Free for educational use
Year of production - 2005
Duration - 1min 10sec
Tags - ABC, media, radio, see all tags
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About the Video Cliptop
This interview with Liz Jacka was recorded for the website From Wireless to Web, produced in 2005.
Liz Jacka is an Author and Professor in Communications Studies for the Faculty of Humanities & Social Sciences at the University of Technology Sydney. You can view her full biography at From Wireless to Web
The website is a selective history of broadcast media in Australia. Decade by decade, from radio and newsreels to TV and the internet, this history shows how the Australian broadcast media developed and shaped the way Australians see themselves.
From Wireless to Web is a Film Australia production in association with Roar Film.
Area of study 3. Australian media organisations
This area of study focuses on an analysis of Australian media organisations and the social and industrial framework within which they operate.
Media products are produced within a cultural, aesthetic, legal, political, economic, institutional and historical framework. Their production, distribution and circulation is affected by law, self-regulatory codes of conduct, industry pressures and the practices of particular media organisations. Other factors (for example, sources of revenue, ratings, circulation, ownership and control) influence the nature and range of media texts produced by individual organisations. Consideration of the impact of these factors on media organisations and their products is important in developing an understanding of the production role of different Australian media organisations.This material is an extract. Teachers and Students should consult the Victoria Curriculum and Assessment Authority website for more information.
'A’ & 'B’-Class Radio Stations
The Government set up a two-tiered licensing system for the fledgling broadcast industry. 'A’-class radio stations were funded by listeners’ licence fees collected by the Government, and minimal advertising (program sponsorship). 'B’-class licences were the second type available to potential broadcasters, differing from the 'A’-class in financing structure. 'B’-class licence holders received no revenue from government, but could generate their income by selling airtime to advertisers. Licences were granted for five year periods.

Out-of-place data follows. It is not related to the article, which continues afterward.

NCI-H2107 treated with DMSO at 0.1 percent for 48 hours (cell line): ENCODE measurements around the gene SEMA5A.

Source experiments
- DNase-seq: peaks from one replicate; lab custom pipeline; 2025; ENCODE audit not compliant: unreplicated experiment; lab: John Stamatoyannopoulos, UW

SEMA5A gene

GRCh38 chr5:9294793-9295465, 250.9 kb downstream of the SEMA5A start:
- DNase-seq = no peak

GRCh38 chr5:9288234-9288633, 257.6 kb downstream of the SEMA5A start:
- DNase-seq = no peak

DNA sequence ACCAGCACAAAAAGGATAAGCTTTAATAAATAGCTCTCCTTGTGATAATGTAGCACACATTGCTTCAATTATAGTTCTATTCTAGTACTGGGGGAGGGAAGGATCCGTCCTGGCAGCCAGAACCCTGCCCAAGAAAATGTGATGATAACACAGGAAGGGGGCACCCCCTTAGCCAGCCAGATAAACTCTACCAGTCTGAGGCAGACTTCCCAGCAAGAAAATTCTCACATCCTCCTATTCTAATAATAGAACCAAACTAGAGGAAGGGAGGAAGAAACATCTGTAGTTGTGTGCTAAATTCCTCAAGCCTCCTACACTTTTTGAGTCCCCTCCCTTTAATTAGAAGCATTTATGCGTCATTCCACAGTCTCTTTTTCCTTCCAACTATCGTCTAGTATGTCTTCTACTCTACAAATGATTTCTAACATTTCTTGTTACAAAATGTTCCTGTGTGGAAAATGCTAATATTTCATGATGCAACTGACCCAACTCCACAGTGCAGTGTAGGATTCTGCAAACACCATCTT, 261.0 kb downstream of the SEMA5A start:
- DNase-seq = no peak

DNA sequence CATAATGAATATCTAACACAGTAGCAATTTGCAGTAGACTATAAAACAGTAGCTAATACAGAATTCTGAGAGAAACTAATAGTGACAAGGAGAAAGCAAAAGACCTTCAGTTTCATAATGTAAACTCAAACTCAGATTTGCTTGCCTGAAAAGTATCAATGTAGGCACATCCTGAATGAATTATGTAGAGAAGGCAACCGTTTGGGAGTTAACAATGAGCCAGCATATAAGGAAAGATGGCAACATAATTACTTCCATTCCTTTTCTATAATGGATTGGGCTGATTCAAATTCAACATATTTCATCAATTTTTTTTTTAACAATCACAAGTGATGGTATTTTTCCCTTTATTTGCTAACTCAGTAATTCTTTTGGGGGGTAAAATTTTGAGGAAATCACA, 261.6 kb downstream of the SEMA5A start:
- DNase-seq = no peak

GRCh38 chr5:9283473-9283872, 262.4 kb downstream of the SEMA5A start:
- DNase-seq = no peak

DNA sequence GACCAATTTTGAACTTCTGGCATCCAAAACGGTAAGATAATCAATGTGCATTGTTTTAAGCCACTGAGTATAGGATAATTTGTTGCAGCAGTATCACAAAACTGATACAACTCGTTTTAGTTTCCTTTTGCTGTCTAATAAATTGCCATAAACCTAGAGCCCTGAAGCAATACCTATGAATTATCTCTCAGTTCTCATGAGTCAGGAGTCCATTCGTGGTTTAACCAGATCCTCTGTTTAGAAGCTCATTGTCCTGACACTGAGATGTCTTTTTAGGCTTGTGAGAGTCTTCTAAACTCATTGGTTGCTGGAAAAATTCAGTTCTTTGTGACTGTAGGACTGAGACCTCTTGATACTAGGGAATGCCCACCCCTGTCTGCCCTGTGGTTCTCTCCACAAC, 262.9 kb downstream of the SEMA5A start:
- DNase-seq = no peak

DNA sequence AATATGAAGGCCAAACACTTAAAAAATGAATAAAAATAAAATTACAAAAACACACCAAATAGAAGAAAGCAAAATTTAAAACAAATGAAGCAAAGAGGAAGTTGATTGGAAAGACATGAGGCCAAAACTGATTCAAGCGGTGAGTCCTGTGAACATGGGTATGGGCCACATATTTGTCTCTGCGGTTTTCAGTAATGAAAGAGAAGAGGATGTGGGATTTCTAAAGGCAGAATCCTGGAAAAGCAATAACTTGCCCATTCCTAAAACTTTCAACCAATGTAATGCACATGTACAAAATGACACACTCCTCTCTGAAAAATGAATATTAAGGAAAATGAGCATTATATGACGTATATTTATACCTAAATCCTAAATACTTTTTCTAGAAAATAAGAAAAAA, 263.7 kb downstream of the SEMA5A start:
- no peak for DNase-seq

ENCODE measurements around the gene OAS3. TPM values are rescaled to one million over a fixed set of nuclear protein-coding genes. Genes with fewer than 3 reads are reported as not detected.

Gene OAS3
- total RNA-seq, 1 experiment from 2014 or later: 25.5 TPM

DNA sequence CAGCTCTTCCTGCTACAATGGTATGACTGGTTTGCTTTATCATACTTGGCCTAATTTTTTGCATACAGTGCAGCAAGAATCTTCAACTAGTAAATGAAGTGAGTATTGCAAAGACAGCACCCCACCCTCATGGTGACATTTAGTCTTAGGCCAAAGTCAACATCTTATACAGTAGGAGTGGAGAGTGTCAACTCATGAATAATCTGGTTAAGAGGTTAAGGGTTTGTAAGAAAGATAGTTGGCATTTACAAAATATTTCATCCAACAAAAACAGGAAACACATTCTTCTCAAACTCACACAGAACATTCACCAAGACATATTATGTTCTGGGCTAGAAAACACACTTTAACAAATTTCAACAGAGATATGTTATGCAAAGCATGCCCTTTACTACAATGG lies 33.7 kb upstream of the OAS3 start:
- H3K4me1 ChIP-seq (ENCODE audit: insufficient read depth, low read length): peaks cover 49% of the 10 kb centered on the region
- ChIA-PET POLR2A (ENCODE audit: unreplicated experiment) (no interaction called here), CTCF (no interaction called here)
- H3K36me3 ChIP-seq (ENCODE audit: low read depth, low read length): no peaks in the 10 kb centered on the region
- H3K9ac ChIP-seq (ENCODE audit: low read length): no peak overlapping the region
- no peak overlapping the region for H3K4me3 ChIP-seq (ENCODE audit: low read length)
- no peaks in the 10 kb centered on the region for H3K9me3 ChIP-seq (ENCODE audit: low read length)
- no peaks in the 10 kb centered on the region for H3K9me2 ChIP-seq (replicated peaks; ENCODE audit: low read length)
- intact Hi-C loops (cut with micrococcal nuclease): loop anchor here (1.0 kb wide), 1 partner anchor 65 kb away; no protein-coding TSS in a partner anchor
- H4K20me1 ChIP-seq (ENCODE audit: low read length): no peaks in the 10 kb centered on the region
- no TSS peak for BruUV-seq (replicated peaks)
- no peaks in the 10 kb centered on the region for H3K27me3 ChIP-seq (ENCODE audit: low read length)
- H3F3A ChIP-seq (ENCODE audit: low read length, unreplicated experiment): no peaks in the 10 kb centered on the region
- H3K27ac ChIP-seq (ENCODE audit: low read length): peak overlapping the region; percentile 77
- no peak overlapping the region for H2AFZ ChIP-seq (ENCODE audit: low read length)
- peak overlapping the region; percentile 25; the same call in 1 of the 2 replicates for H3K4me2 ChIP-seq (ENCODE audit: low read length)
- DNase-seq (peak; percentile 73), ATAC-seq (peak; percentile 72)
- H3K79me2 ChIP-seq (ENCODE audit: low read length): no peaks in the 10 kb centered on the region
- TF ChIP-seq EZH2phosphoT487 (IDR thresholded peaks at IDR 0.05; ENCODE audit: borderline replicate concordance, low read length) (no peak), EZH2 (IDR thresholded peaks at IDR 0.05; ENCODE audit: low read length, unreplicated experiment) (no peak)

The Australian radio licensing system was later 'celebrated’ as a loose mix of the British system, where the government-funded BBC (British Broadcasting Corporation) monopolised the market, and the system that operated in the United States which was driven by commercial interests and advertisers. (Inglis 8)
In 1932 the Government took over licences for all the 'A’-class stations, and contracted the production of radio programs to an organisation called the Australian Broadcasting Company, the forerunner of today’s Australian Broadcasting Corporation (ABC).
- Watch the clip and answer the following questions:
- What were the two models of radio licensing when radio was starting up in Australia in the 1920s?
- What were the main characteristics of each model?
- What do you think the implications of each model are?
- What do you think were some of the problems you might face if you were setting up a radio station and broadcasting network. Think about areas such as programming, finance, distribution and reach.
- Answer the following questions:
- What model did Australia choose?
- What do you think this has meant for broadcasting in Australia?
- Have any media forms other than radio followed this model?
- Do you think this model will work for new media forms or for media in the future?
Go to From Wireless to Web for more about the history of broadcast media in Australia.
Inglis, KS (Kenneth Stanley), “On the Air” This Is the ABC: the Australian Broadcasting Commission, 1932–1983, Melbourne, Melbourne University Press, 1983, pp. 5–24.
Miller, T & Turner, G. “Radio” The Media & Communications in Australia, Eds Stuart Cunningham & Graeme Turner, Crows Nest, NSW, Allen & Unwin, 2002, pp. 133–152.